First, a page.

Some fans might wonder if such change was necessary for Lara Croft. After all, Lara was among the most recognizable characters among the video game fans and characters like Mario continued to maintain popularity despite the little changes made with the character. But Lara was a different case. Her status as sex symbol placed her under controversy often so significant amount of transformation to Lara Croft could improve her public image. Sexuality in games received more criticism than in the past. Games like Bayonetta, which was released in 2009, became the focal point of controversy because of its highly sexualized character design. This reproach to highly sexualized female characters continued. The modification made to the introductory cutscenes of Street Fighter V and Koei Tecmo’s decision to not import Dead Or Alive Extreme 3 to North America are examples of today’s audiences’ distaste to oversexualized female characters in games (both controversies occurred in 2015). Tomb Raider was released in 2013, showing that the developers were aware of this ongoing trend. It was clear that using the classical style Lara Croft would not work well with the modern audience.

The series was not a stranger with changes, but Crystal Dynamics ensured that this Lara looked clearly different from the previous Lara. It is interesting to note that the new Lara no longer possess any of her old trade marks, such as twin pistols or hot pants or backpacks. Yet, she managed to consolidate the new images to the gamers across the world, and now considered as a character with her own identity. Lara’s attitude was different too. Instead of lighthearted and confident approaches, young Lara was visibly shaken by the turn of the events, and rarely joked with her friends. But the biggest change of all would be lack of sexualization; Crystal Dynamics (who were the first to make Lara in bikini playable) stated that Lara in the reboot series would not be depicted in such ways, and they kept their words. None of Lara’s costumes reveal much skin, and her proportions were more realistic.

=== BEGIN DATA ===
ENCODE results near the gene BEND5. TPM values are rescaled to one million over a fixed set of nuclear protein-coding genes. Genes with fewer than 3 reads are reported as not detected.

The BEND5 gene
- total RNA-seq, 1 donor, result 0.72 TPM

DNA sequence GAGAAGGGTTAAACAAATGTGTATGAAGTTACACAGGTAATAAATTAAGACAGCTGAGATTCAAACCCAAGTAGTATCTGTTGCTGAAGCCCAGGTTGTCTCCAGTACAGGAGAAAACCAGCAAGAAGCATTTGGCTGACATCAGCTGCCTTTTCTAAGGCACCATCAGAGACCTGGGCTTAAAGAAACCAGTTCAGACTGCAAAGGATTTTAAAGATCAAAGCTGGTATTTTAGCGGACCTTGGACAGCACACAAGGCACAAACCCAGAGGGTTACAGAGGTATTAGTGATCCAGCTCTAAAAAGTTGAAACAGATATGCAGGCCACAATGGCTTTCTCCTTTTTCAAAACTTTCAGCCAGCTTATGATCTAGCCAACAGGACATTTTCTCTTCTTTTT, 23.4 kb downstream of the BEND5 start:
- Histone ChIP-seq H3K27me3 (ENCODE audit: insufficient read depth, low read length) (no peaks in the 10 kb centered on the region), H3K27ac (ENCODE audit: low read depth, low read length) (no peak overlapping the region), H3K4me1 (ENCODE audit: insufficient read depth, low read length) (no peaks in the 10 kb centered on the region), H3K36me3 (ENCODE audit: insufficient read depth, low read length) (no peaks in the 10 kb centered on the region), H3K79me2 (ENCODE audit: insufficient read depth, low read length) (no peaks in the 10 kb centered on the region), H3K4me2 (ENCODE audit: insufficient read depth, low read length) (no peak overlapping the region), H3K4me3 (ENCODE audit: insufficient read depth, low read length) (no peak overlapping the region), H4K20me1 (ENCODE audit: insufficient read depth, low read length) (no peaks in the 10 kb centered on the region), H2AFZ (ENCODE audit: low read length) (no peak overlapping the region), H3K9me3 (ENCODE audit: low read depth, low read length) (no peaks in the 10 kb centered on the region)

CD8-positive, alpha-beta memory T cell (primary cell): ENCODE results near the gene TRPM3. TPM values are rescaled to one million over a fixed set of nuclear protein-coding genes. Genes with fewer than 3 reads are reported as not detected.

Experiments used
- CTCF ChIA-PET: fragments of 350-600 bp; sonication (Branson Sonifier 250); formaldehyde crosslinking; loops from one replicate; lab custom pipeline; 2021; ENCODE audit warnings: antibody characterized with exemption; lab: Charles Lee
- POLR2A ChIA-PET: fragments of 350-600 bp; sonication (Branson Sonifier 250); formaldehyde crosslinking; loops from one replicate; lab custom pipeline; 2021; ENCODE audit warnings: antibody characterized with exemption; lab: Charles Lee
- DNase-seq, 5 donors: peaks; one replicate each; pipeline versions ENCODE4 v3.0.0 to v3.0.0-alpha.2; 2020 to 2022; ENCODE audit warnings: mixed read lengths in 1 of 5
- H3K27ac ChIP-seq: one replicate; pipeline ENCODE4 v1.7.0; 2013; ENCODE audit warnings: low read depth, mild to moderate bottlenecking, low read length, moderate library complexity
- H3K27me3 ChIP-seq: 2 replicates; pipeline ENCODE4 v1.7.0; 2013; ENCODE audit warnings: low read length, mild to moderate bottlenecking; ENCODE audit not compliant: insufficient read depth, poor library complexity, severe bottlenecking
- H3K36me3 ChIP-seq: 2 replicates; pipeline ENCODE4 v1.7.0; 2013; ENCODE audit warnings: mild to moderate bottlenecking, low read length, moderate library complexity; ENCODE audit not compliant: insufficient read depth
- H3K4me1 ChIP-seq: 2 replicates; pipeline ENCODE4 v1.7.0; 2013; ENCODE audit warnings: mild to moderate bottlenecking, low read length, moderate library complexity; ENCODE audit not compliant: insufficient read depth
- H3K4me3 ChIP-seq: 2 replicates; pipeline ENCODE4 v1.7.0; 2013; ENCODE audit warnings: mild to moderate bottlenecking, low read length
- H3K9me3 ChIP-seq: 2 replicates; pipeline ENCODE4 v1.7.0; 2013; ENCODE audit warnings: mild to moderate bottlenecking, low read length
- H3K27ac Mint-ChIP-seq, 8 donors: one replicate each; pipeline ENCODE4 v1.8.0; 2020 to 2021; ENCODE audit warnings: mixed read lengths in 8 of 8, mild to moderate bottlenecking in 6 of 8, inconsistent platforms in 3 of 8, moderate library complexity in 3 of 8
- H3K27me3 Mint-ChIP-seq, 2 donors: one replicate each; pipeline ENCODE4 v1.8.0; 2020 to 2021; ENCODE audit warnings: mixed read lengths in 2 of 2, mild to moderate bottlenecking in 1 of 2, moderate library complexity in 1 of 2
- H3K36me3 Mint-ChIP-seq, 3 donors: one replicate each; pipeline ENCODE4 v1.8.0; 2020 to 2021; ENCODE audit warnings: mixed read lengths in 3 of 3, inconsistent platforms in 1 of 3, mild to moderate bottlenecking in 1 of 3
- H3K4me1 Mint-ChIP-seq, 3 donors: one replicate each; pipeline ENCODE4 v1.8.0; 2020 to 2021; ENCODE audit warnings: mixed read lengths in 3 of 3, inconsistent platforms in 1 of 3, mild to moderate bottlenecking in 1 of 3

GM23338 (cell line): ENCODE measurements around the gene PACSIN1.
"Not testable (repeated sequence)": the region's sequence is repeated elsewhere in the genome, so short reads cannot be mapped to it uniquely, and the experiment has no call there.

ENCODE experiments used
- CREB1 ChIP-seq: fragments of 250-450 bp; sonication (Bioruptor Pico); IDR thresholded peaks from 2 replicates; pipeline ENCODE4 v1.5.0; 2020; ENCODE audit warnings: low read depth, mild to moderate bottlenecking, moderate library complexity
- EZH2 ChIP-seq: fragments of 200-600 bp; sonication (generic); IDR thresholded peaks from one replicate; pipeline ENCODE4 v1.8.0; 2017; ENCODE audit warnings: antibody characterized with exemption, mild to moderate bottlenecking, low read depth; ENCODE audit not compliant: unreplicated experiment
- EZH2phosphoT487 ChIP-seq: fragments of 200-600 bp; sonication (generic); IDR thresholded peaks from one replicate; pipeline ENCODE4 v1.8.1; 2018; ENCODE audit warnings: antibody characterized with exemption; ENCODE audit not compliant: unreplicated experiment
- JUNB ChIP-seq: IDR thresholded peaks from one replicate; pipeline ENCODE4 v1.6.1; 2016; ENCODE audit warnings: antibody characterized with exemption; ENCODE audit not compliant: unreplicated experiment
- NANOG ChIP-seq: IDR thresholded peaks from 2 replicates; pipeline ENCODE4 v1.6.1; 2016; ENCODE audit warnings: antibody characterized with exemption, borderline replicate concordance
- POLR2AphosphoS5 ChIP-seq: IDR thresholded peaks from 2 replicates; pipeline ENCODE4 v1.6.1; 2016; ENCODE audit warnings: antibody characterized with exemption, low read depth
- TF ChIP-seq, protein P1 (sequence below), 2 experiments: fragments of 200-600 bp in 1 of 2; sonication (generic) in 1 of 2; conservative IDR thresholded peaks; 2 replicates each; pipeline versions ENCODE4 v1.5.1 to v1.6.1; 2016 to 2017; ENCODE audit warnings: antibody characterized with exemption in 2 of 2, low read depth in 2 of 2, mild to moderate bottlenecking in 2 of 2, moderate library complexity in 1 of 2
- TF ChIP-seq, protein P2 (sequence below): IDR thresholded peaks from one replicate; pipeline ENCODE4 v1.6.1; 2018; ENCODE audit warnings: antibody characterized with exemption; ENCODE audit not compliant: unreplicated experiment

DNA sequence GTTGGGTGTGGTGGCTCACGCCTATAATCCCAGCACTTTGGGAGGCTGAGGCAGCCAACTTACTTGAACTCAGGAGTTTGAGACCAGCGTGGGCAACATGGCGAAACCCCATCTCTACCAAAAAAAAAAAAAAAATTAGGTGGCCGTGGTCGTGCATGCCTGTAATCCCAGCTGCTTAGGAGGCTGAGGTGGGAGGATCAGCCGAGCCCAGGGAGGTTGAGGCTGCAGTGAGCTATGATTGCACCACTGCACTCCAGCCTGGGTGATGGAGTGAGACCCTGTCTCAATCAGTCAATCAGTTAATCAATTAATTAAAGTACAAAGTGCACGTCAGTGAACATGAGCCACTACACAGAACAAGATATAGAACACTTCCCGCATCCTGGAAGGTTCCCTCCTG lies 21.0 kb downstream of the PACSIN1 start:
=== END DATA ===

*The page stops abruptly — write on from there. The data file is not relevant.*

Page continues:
Realizing how much she has changed
From the adventuress to the survivor

But it would be a mistake to assume that the reboot Lara abandoned everything from the previous games. In fact, this Lara showed many traits that were present in the old games. Reboot Lara was studious woman with knowledge in archaeology, persistent, self-sufficient (it was mentioned in the game that Lara paid her own tuition by working part time), and brutal. Lara massacred hundreds of villains in this game, and the final boss reminded Lara of her own acts of violence. He excused his own killings as the act of survival, and said Lara was no different. Such psychological attack was seen in Anniversary, but the reboot made it more dramatic because the game focused on Lara’s change or “fall” throughout the game. Even the game called the Lara model from beginning of the game “Innocent Lara” and later Lara “Survivor Lara”. The game ended with the phrase “A Survivor is born”, signifying that the metamorphoses was complete.